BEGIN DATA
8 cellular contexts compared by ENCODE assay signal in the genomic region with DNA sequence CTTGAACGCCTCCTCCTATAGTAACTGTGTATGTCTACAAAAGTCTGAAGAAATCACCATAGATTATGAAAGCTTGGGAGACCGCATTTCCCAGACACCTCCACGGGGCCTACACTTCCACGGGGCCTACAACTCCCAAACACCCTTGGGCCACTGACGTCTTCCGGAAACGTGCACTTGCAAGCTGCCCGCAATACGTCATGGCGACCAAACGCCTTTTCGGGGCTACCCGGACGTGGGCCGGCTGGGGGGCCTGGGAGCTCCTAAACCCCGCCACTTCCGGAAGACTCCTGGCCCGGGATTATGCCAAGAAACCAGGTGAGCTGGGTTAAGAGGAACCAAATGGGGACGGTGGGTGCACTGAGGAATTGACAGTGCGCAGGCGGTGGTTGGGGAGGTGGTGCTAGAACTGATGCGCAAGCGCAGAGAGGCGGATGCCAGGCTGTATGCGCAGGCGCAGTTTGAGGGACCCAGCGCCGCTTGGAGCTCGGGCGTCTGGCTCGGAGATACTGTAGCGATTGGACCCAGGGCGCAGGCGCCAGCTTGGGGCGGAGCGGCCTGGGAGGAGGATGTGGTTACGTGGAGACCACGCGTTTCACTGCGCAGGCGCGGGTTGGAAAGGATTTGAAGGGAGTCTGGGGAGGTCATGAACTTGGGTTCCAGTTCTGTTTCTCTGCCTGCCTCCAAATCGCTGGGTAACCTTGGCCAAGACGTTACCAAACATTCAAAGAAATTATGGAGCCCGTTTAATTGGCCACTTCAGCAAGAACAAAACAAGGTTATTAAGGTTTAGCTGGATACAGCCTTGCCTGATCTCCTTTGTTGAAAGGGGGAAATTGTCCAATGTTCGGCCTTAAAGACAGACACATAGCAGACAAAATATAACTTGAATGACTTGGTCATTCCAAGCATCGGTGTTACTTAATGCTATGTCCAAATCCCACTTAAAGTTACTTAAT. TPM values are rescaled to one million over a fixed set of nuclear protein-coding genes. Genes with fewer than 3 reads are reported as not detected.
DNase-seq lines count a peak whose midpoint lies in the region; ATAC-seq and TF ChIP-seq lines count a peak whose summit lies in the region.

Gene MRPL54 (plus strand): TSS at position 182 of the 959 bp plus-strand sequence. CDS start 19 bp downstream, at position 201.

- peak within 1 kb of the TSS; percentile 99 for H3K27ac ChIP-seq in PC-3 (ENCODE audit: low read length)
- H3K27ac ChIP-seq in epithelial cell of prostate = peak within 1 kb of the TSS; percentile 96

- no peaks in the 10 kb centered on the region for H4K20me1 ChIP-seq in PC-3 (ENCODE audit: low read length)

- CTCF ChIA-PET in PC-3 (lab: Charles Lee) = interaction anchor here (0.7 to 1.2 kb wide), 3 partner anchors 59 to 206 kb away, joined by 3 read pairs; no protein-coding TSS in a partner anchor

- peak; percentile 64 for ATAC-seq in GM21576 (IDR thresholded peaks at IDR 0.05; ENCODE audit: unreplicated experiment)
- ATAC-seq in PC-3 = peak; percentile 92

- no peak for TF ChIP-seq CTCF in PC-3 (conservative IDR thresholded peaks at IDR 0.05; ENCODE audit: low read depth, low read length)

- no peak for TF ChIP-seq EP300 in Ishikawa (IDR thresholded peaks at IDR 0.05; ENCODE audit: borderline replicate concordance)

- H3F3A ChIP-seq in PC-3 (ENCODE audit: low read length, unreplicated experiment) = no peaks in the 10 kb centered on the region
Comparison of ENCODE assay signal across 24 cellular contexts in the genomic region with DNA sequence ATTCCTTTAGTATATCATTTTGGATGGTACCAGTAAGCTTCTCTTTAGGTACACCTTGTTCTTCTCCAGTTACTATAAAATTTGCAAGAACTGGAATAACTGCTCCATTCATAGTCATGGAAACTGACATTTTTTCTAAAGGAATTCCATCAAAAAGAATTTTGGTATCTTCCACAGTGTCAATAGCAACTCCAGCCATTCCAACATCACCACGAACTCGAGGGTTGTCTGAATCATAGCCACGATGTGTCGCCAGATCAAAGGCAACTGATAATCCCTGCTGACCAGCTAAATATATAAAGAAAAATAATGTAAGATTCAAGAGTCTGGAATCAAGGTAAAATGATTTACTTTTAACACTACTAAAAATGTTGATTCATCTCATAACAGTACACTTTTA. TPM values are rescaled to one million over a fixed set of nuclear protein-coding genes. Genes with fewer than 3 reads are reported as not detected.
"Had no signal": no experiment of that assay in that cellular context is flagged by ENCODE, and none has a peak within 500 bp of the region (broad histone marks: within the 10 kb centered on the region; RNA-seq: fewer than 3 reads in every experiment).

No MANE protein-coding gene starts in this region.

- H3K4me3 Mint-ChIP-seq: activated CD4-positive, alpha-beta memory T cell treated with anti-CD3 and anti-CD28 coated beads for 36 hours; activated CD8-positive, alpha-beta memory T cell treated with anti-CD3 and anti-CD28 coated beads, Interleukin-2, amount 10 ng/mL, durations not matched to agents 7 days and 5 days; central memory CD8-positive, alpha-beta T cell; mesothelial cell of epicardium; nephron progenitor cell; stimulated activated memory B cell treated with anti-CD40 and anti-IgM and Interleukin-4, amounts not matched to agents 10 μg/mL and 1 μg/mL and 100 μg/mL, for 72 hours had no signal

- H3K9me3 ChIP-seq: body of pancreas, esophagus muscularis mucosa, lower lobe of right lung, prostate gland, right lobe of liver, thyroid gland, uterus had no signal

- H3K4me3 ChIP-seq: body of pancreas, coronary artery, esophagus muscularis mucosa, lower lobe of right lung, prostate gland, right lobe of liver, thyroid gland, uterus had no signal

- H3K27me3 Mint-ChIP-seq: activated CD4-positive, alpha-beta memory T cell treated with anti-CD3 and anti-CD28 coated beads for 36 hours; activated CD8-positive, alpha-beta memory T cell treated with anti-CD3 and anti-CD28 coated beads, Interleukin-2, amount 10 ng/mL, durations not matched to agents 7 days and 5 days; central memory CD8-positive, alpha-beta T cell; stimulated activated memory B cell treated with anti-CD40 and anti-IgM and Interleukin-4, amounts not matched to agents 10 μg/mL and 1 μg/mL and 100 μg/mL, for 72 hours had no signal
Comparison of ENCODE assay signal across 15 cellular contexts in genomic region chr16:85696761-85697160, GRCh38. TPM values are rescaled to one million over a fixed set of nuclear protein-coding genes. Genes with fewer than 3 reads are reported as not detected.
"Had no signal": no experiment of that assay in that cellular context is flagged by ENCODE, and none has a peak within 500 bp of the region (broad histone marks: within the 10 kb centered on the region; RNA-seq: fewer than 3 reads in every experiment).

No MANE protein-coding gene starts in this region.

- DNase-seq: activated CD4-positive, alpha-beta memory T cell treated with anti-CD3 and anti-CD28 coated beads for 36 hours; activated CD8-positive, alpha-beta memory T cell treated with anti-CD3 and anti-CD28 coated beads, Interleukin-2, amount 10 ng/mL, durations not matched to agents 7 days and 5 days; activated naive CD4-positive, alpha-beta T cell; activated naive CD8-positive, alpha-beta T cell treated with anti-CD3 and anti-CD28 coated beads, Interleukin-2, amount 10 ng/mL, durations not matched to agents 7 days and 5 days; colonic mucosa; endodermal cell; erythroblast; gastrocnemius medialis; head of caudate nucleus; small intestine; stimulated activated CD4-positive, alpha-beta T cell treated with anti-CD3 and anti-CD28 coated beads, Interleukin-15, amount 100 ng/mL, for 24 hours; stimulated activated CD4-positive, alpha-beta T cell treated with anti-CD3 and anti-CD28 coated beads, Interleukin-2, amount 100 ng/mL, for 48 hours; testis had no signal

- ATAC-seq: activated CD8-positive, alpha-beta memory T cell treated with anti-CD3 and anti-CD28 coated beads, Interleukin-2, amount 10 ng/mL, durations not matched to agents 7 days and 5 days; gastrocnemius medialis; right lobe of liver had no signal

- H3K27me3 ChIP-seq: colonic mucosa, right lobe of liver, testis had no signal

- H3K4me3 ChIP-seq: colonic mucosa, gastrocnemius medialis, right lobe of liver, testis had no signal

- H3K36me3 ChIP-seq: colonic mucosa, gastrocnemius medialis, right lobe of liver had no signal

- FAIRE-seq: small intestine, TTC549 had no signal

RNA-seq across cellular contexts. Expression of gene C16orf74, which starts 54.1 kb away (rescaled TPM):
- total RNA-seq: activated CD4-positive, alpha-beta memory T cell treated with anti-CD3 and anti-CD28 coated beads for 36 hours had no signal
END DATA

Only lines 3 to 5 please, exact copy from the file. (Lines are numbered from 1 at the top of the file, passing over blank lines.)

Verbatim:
Gene MRPL54 (plus strand): TSS at position 182 of the 959 bp plus-strand sequence. CDS start 19 bp downstream, at position 201.

- peak within 1 kb of the TSS; percentile 99 for H3K27ac ChIP-seq in PC-3 (ENCODE audit: low read length)
- H3K27ac ChIP-seq in epithelial cell of prostate = peak within 1 kb of the TSS; percentile 96